My memoir is out. It’s published. It’s real. It’s a book. I didn’t do it alone. A lot of people contributed to making it happen. I’d like to tell about Priscilla Long, my mentor in so many ways, particularly in learning to appreciate the art of the sentence.

I’ve been a student in Pricilla’s classes since 2006. When I first walked into her classroom, I had never heard of compound-complex sentences. I had a vague idea of what a compound sentence was. The adverbial clause of manner was totally new to me. I guess I was spaced out in English classes in high school and college.

At the time I thought, “This sophisticated sentence work doesn’t apply to me and my work. I just write from the gut.” I never thought of sentence structure or paragraph structure.

Priscilla has a unique ability to help writers apply craft to their own work. In her classes we wrote sentence and paragraphs—hundreds of them. Priscilla always said we should apply the exercises to what we were working on. She stressed, “Don’t do the exercise for the sake of completing an exercise.”

One of Priscilla’s favorite writing techniques is the list sentence. She loves lists of words for the opportunity they provide for wordplay, for listening to sound and rhythm. So when I was writing about welding, she gave us an assignment to write a list of ten sets of words or phrases that pertained to the piece I was working on.

This was my list:

  1. electrical stimulation, electrical currents, electrodes
  2. roll forming, hydro-forming, folding, finishing
  3. cold cracking, hot cracking, worm holes
  4. come-along winch, grip-hoist winch, powered warn winch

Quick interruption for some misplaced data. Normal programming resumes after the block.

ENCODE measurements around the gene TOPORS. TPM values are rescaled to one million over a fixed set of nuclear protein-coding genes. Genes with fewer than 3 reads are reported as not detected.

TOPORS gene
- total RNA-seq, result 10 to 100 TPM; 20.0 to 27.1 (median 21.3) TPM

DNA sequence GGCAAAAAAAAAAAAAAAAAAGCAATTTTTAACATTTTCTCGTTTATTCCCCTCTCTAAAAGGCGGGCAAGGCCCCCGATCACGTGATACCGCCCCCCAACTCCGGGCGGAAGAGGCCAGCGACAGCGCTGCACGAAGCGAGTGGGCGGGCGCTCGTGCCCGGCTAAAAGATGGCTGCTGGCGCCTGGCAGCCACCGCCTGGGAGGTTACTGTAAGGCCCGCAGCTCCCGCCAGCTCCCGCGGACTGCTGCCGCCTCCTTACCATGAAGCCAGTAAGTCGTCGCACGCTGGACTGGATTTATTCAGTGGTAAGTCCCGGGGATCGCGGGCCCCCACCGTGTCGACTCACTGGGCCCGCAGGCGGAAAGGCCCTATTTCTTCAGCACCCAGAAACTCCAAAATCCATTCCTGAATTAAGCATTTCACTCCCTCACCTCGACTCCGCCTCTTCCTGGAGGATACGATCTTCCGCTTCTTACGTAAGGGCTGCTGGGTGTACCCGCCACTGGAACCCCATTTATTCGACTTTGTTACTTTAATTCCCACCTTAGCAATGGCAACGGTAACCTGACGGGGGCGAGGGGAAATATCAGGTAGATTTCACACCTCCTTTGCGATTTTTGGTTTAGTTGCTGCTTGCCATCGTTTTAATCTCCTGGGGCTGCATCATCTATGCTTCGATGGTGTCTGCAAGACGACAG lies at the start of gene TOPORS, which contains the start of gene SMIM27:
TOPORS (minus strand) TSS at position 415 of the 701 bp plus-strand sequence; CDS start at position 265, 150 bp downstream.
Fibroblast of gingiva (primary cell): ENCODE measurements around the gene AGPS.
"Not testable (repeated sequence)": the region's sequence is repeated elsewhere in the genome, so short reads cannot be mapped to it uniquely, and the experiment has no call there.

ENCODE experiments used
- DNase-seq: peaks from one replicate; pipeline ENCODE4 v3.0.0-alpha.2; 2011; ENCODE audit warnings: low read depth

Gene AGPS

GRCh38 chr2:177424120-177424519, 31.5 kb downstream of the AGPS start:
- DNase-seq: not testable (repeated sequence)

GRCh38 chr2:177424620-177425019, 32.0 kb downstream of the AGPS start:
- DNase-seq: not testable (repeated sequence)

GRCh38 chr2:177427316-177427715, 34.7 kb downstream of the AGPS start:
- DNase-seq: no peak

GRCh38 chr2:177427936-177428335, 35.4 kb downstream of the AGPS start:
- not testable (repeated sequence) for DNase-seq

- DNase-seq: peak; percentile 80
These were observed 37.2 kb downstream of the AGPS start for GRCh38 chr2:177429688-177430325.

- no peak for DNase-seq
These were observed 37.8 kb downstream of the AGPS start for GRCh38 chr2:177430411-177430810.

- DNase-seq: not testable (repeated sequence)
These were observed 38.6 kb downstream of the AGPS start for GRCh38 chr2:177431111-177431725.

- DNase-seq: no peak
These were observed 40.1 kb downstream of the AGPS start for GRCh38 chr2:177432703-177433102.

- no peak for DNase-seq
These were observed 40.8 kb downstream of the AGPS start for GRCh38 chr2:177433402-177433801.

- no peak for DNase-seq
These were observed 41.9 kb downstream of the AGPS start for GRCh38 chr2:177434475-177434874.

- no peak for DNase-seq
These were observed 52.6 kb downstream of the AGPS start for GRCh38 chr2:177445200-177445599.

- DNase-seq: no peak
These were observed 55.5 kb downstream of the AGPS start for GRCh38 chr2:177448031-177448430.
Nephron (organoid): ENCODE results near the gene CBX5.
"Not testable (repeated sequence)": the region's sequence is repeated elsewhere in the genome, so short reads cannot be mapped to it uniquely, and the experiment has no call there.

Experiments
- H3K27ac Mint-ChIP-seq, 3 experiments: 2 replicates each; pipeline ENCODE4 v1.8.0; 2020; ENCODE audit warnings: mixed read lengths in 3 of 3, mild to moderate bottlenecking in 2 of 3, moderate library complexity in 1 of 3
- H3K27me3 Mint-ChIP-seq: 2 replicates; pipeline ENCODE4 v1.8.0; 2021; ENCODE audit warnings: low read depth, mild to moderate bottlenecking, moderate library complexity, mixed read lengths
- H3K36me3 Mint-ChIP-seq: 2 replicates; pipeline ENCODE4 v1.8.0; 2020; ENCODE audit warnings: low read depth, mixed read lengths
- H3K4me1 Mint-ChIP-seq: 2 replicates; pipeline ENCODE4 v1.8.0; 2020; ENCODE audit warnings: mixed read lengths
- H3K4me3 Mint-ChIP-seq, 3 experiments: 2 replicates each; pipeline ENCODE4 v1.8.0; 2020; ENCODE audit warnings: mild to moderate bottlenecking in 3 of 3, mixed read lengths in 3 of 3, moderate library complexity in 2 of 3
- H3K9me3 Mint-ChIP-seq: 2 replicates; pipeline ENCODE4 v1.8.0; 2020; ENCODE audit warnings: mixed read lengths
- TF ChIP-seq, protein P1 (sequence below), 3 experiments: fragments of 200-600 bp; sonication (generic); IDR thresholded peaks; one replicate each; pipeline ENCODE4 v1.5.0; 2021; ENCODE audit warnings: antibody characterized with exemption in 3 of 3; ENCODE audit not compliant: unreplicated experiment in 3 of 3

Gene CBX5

5. cable, clamp, stingers
  6. protective long sleeve “bib” leather cape, leather chaps, heavy leather gloves
  7. hydrogen, argon helium
  8. molybdenum, tantalum, tungsten rods
  9. butt joint, lap joint, corner joint, edge joint, T-joint
  10. dials, knobs, gages

By creating this list, I had concrete words pertaining to welding that I could use when I wrote the welding piece in my memoir. I could feel the shipyard. I was there. I could write with detail, with feeling.

Priscilla has laid out all her understanding of virtuosity in writing in her book, The Writer’s Portable Mentor: A Guide to Art, Craft, and the Writing Life. I highly recommend it. You can find out more about it on her website:

There’s more to the story.  Stay tuned.

This entry was posted in Uncategorized. Bookmark the permalink.

Leave a Reply

Your email address will not be published. Required fields are marked *


You may use these HTML tags and attributes: <a href="" title=""> <abbr title=""> <acronym title=""> <b> <blockquote cite=""> <cite> <code> <del datetime=""> <em> <i> <q cite=""> <strike> <strong>